Two wins leave the Sox only
one game out
1, 1989 ... The Sox are one victory from
taking over first place in the AL East; they have embarked on their
longest winning streak of the season, five games; and they have
awakened their fans, especially the 70,012 who came to Fenway Park
and watched the Red Sox sweep a day-night doubleheader from the
Baltimore Orioles, 5-3 and 6-2.
months, the race in the AL East has been mocked to extremes, but today was
filled with memorable scenes that seemed to raise it to legitimacy. In the first
game, there was lefthander Rob Murphy sprinting off the field after striking out
Mickey Tettleton with the bases loaded in the seventh; Randy Kutcher tagging up
on a bunted foul pop to the catcher; Ellis Burks driving in the go-ahead run in
his first at-bat off the disabled list; and Lee Smith striking out the side to
end the game.
second, there was Nick Esasky staring into the net at a three-run homer; Wade
Boggs flicking another clinical double off the Wall; Dwight Evans slashing
clutch RBI singles; and Wes Gardner throwing a wicked offspeed pitch he
seemingly had lost since the second half of last season.
(52-51) have picked up 8 games since July 18th and now seem to be playing their
best baseball of the season.
bullpen did not give up a run all day. Dennis Lamp pitched 3 1/3 one-hit
scoreless innings in Game 1. Smith saved both games (Nos. 15 and 16); for one
stretch this season, he went six weeks without getting three saves. His last
three came in a span of 23 hours 40 minutes.
18th homer, a monumental blast, came in the fourth off righthander Dave Johnson
(0-1), who was activated between games, and it gave Boston a 4-0 lead. Luis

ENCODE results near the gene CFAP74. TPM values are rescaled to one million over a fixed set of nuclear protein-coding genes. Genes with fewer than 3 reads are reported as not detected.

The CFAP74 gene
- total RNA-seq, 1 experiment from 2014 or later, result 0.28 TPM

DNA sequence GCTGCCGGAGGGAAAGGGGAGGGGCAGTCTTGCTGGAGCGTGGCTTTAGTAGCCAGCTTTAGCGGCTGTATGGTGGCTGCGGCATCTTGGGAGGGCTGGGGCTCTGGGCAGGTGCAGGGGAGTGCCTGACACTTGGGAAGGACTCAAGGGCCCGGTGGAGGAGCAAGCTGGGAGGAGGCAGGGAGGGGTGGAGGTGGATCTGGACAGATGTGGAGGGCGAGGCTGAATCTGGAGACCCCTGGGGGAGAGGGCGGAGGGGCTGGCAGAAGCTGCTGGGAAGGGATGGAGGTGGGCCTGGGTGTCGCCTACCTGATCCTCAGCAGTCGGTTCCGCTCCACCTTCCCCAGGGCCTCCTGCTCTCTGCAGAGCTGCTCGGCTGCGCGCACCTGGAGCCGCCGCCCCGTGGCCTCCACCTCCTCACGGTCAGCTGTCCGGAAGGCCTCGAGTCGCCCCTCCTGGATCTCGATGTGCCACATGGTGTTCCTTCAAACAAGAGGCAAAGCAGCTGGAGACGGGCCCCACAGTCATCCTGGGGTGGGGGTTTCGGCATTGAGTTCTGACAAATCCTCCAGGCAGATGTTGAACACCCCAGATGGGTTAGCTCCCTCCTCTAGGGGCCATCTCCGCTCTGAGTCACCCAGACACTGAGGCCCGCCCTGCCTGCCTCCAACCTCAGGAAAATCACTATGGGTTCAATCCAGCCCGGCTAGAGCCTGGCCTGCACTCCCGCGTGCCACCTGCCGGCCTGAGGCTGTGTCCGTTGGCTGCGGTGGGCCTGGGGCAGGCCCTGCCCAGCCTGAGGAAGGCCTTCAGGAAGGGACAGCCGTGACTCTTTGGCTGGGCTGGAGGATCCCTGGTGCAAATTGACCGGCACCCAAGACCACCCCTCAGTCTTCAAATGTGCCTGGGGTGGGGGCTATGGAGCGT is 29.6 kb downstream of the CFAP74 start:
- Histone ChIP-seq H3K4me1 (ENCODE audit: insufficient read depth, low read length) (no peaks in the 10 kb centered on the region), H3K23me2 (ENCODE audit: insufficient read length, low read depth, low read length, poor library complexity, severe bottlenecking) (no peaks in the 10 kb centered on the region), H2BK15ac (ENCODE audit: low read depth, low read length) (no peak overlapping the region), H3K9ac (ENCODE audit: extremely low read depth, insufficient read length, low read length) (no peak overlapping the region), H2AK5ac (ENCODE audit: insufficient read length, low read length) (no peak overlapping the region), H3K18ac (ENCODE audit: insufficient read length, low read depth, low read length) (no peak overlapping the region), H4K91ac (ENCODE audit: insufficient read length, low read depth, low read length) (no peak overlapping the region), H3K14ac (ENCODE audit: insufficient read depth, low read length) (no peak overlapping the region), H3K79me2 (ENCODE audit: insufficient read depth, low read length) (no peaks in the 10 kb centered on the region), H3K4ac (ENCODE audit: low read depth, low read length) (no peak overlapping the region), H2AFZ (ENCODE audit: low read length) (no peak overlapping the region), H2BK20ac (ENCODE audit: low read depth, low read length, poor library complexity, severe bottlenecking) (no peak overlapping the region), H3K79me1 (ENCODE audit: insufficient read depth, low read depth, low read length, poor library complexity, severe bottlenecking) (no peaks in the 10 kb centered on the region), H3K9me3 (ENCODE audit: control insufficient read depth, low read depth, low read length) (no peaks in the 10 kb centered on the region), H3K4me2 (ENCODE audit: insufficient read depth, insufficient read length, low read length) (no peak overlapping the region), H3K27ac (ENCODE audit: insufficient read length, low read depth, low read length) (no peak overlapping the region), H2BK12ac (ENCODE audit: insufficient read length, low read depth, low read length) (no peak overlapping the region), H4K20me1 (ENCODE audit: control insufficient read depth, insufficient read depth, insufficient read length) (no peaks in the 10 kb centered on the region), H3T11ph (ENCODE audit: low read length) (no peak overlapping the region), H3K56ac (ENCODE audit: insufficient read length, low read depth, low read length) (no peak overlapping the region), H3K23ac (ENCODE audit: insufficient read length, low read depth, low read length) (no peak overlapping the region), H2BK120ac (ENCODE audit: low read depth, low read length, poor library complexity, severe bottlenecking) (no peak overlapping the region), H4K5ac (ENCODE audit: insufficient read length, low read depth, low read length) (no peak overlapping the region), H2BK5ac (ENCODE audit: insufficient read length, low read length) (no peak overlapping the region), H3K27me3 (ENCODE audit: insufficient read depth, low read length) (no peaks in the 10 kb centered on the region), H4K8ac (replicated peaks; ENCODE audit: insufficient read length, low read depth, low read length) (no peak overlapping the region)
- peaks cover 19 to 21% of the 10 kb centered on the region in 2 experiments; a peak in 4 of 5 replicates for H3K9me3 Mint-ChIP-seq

Rivera hit his third in Game 1. Boggs, who returned to his favored No. 3 spot
when Burks made his first start since June 14 in the second game, had three more
doubles, giving him 11 in the past seven games at Fenway.
Orioles have won just one game (in 13 innings) on the trip, however, and
yesterday encompassed everything that has made it a disaster. For the fifth time
on the trip, they blew a lead from the sixth inning on. Their luck was
characterized by right fielder Joe Orsulak losing Jim Rice's sixth-inning fly in
the sun, setting up the tying run, and by Cal Ripken and Craig Worthington
taking called third strikes to end both games.
Kutcher has come to stand for the antithesis to the lethargy that has
overwhelmed the Red Sox for decades. He hustled his way onto the team during
spring training, and every move he makes seems to stand as evidence that above
all, he means it, particularly today. He tagged up when Evans, who has one
sacrifice bunt this season, squared and popped foul to Tettleton.
had to make a difficult play and was sprawled on the ground when Kutcher took
off, but it was a gamble nonetheless. His throw was short, and it bounced off
shortstop Cal Ripken and rolled into center field. Kutcher raced into third.
then shifted to Burks, who last played in a game June 14th, when he tore
cartilage in his left shoulder diving for a ball against the Tigers. He had been
rehabilitating at Pawtucket, but had only 3 hits in 21 at-bats, and PawSox
manager Ed Nottle warned that he was best used only in case of emergency.
Regardless, the crowd was chanting Burks' first name when he came to the plate.
manager Frank Robinson replaced Harnisch with righthander Mike Smith, and Burks
ripped a line drive just inside the third-base line, scoring Kutcher with the
go-ahead run and moving Esasky to third. Esasky, who had been walked
intentionally, scored on Rivera's line-drive out to center, and the game was
left to Murphy and Smith, whose fastball appear to have become much stronger
since the All-Star break.
removed from an exhausting, three-inning save in Cleveland, Murphy was smoking.
He entered in the seventh to face righthanded batter Mike Devereaux after Lamp
gave up his only hit, a leadoff Wall double by Worthington.
runner Rene Gonzales went to third on Bill Ripken's ground ball before Murphy
entered the game. Murphy walked Devereaux, then ripped off his most riveting
performance of the year. He struck Phil Bradley, walked Cal Ripken
intentionally, then blew a fastball past Tettleton.